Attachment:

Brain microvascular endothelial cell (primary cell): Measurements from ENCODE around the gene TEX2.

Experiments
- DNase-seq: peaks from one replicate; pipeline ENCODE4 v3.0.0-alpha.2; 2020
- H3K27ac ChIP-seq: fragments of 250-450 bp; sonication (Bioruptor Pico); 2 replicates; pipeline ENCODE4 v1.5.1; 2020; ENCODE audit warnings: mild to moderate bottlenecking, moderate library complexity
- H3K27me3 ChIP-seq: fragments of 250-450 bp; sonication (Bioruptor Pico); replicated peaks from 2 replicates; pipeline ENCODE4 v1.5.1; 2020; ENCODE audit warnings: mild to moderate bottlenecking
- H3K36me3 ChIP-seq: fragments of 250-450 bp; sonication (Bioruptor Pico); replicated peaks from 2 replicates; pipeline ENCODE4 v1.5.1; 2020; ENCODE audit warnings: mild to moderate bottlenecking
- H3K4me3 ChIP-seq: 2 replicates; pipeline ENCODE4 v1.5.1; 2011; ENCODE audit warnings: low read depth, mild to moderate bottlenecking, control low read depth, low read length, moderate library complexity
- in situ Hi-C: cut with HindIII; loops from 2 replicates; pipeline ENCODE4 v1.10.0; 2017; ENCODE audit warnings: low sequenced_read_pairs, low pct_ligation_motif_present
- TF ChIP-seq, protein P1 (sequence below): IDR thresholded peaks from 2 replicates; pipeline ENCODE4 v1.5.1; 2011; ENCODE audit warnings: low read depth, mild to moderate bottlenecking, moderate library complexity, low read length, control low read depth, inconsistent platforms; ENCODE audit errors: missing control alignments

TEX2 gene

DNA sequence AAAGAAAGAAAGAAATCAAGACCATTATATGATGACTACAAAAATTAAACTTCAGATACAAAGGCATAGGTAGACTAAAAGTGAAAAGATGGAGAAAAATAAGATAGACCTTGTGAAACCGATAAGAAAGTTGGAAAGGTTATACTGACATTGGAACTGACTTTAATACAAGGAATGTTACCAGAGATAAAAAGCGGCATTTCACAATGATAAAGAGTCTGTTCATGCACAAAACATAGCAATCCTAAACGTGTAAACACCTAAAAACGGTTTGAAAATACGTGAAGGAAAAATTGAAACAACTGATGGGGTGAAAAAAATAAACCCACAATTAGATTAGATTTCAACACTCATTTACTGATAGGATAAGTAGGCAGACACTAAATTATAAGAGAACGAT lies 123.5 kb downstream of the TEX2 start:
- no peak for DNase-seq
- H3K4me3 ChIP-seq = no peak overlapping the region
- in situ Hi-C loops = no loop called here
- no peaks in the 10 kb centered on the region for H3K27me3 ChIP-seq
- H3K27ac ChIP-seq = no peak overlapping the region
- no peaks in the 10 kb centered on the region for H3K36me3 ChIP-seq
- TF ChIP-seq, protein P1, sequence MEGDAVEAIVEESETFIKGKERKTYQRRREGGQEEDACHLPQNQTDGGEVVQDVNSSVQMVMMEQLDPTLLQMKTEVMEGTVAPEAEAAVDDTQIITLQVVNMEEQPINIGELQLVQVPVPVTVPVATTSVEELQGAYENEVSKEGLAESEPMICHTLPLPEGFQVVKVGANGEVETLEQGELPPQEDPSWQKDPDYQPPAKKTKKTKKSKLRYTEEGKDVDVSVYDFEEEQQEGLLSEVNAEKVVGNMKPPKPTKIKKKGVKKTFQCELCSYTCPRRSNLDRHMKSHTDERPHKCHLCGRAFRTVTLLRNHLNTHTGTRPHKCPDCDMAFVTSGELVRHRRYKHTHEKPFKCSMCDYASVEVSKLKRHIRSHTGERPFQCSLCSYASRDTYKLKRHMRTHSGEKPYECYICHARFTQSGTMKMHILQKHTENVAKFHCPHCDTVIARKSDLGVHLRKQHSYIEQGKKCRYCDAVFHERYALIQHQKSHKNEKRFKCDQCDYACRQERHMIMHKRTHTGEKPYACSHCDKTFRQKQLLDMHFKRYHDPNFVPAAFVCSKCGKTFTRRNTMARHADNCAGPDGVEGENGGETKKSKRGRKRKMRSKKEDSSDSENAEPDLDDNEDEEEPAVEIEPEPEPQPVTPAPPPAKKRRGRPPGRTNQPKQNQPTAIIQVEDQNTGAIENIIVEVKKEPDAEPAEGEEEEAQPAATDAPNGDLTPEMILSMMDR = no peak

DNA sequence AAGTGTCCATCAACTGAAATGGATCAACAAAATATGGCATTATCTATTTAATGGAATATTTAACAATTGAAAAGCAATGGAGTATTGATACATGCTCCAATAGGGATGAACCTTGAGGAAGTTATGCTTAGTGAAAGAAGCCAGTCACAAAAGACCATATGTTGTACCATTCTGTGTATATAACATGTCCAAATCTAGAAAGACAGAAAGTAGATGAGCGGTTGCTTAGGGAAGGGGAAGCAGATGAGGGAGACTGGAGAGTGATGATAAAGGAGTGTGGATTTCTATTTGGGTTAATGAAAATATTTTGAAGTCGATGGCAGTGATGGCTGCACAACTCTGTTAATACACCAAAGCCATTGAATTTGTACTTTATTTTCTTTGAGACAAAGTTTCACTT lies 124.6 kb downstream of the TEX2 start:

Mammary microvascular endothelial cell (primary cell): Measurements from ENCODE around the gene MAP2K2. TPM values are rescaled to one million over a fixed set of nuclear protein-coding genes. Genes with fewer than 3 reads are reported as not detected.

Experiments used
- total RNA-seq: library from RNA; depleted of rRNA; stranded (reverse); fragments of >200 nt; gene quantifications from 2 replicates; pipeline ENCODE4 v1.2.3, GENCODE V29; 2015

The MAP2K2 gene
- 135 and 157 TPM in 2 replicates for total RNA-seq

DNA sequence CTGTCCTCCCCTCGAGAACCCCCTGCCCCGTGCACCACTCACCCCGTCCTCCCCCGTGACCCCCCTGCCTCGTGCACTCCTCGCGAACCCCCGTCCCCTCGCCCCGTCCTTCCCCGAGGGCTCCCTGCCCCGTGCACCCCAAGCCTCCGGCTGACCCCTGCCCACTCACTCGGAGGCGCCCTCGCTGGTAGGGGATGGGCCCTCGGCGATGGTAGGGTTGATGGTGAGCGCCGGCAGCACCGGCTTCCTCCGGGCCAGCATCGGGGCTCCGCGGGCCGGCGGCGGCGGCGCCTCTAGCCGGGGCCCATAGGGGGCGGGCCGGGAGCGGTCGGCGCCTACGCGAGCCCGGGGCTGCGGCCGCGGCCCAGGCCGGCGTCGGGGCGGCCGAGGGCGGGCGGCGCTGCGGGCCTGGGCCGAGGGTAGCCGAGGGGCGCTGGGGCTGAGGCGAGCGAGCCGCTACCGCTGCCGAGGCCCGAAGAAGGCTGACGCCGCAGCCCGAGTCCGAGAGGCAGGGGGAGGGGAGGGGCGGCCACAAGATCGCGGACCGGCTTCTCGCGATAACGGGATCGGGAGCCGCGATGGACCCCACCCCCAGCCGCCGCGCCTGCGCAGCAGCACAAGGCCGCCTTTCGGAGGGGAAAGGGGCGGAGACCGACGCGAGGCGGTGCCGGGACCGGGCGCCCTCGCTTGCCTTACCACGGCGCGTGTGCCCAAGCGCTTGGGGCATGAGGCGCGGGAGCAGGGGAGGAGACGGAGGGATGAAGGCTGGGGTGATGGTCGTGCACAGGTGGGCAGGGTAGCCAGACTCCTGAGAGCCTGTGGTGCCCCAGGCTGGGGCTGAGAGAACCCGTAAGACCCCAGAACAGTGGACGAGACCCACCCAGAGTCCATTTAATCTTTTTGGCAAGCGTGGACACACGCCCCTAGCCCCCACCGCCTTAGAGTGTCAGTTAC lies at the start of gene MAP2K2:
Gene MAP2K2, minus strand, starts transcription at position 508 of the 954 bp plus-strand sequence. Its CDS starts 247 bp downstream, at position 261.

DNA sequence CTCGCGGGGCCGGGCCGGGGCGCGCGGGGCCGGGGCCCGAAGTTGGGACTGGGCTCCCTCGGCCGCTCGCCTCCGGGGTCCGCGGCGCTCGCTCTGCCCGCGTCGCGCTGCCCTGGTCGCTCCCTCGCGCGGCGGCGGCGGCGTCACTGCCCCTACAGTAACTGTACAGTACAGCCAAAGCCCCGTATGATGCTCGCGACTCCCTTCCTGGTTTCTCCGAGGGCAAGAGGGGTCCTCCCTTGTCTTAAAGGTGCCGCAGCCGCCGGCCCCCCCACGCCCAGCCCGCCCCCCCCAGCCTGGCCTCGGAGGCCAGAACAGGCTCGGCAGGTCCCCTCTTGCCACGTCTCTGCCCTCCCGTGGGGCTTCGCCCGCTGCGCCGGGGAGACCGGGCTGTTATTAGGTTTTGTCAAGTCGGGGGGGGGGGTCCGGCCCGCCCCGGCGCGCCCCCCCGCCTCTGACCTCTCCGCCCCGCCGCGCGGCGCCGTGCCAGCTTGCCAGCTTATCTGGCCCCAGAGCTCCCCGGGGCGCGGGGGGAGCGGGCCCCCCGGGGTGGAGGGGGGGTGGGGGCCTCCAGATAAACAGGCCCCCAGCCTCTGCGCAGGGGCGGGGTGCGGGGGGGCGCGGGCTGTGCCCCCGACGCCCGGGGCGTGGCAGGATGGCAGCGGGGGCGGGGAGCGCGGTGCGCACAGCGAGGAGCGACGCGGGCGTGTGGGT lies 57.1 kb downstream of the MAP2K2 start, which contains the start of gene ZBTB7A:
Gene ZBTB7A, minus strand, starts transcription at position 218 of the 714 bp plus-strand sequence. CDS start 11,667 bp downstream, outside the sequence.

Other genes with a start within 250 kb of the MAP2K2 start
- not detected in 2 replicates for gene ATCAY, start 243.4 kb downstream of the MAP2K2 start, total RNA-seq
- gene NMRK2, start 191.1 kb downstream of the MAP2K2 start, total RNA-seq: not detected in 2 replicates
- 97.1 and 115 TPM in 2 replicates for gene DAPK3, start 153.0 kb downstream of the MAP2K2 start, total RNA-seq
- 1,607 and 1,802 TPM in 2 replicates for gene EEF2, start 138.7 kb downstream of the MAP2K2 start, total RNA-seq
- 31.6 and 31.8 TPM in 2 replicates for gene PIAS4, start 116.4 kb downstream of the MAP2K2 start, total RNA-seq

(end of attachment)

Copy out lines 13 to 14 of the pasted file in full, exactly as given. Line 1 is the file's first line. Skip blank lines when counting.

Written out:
- H3K4me3 ChIP-seq = no peak overlapping the region
- in situ Hi-C loops = no loop called here